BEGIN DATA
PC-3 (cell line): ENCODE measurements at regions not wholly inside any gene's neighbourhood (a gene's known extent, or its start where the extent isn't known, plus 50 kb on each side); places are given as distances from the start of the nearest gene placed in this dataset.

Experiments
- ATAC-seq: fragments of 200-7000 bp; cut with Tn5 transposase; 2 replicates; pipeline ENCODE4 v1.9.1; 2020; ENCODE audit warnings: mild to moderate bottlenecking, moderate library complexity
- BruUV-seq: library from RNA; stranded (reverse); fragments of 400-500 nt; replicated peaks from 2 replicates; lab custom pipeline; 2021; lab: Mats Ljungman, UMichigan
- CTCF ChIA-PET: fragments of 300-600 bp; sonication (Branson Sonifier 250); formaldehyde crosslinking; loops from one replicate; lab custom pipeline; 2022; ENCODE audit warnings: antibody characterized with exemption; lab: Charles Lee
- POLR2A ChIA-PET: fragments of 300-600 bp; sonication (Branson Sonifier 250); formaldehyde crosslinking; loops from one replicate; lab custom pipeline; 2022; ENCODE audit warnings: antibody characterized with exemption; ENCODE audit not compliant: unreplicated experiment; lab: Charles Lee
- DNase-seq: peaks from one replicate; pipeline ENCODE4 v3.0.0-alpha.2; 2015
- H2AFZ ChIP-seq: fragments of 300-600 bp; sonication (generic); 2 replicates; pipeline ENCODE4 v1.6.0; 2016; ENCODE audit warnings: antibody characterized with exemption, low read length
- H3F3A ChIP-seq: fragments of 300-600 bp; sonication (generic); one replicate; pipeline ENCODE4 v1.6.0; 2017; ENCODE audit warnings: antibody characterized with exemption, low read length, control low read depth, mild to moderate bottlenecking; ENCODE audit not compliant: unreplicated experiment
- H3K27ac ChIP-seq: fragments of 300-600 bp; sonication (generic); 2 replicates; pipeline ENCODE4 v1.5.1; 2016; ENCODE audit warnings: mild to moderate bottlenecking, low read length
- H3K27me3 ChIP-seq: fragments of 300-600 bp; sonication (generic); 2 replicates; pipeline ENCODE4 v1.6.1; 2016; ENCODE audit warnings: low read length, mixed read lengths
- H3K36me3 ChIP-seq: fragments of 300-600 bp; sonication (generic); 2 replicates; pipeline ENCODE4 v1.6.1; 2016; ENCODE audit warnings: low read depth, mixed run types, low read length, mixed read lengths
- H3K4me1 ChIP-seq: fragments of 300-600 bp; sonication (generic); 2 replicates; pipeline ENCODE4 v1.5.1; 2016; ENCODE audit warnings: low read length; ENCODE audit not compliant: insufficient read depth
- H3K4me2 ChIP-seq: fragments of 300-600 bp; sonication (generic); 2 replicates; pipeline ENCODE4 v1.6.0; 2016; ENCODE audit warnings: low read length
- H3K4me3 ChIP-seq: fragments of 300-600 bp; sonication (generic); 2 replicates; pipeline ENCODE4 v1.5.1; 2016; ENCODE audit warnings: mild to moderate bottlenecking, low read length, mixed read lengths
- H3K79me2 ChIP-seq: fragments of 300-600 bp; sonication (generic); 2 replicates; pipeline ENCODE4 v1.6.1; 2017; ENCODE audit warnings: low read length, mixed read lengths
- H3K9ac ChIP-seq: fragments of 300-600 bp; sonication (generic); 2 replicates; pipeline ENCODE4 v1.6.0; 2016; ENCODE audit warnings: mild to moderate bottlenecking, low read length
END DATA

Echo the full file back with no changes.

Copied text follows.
PC-3 (cell line): ENCODE measurements at regions not wholly inside any gene's neighbourhood (a gene's known extent, or its start where the extent isn't known, plus 50 kb on each side); places are given as distances from the start of the nearest gene placed in this dataset.

Experiments
- ATAC-seq: fragments of 200-7000 bp; cut with Tn5 transposase; 2 replicates; pipeline ENCODE4 v1.9.1; 2020; ENCODE audit warnings: mild to moderate bottlenecking, moderate library complexity
- BruUV-seq: library from RNA; stranded (reverse); fragments of 400-500 nt; replicated peaks from 2 replicates; lab custom pipeline; 2021; lab: Mats Ljungman, UMichigan
- CTCF ChIA-PET: fragments of 300-600 bp; sonication (Branson Sonifier 250); formaldehyde crosslinking; loops from one replicate; lab custom pipeline; 2022; ENCODE audit warnings: antibody characterized with exemption; lab: Charles Lee
- POLR2A ChIA-PET: fragments of 300-600 bp; sonication (Branson Sonifier 250); formaldehyde crosslinking; loops from one replicate; lab custom pipeline; 2022; ENCODE audit warnings: antibody characterized with exemption; ENCODE audit not compliant: unreplicated experiment; lab: Charles Lee
- DNase-seq: peaks from one replicate; pipeline ENCODE4 v3.0.0-alpha.2; 2015
- H2AFZ ChIP-seq: fragments of 300-600 bp; sonication (generic); 2 replicates; pipeline ENCODE4 v1.6.0; 2016; ENCODE audit warnings: antibody characterized with exemption, low read length
- H3F3A ChIP-seq: fragments of 300-600 bp; sonication (generic); one replicate; pipeline ENCODE4 v1.6.0; 2017; ENCODE audit warnings: antibody characterized with exemption, low read length, control low read depth, mild to moderate bottlenecking; ENCODE audit not compliant: unreplicated experiment
- H3K27ac ChIP-seq: fragments of 300-600 bp; sonication (generic); 2 replicates; pipeline ENCODE4 v1.5.1; 2016; ENCODE audit warnings: mild to moderate bottlenecking, low read length
- H3K27me3 ChIP-seq: fragments of 300-600 bp; sonication (generic); 2 replicates; pipeline ENCODE4 v1.6.1; 2016; ENCODE audit warnings: low read length, mixed read lengths
- H3K36me3 ChIP-seq: fragments of 300-600 bp; sonication (generic); 2 replicates; pipeline ENCODE4 v1.6.1; 2016; ENCODE audit warnings: low read depth, mixed run types, low read length, mixed read lengths
- H3K4me1 ChIP-seq: fragments of 300-600 bp; sonication (generic); 2 replicates; pipeline ENCODE4 v1.5.1; 2016; ENCODE audit warnings: low read length; ENCODE audit not compliant: insufficient read depth
- H3K4me2 ChIP-seq: fragments of 300-600 bp; sonication (generic); 2 replicates; pipeline ENCODE4 v1.6.0; 2016; ENCODE audit warnings: low read length
- H3K4me3 ChIP-seq: fragments of 300-600 bp; sonication (generic); 2 replicates; pipeline ENCODE4 v1.5.1; 2016; ENCODE audit warnings: mild to moderate bottlenecking, low read length, mixed read lengths
- H3K79me2 ChIP-seq: fragments of 300-600 bp; sonication (generic); 2 replicates; pipeline ENCODE4 v1.6.1; 2017; ENCODE audit warnings: low read length, mixed read lengths
- H3K9ac ChIP-seq: fragments of 300-600 bp; sonication (generic); 2 replicates; pipeline ENCODE4 v1.6.0; 2016; ENCODE audit warnings: mild to moderate bottlenecking, low read length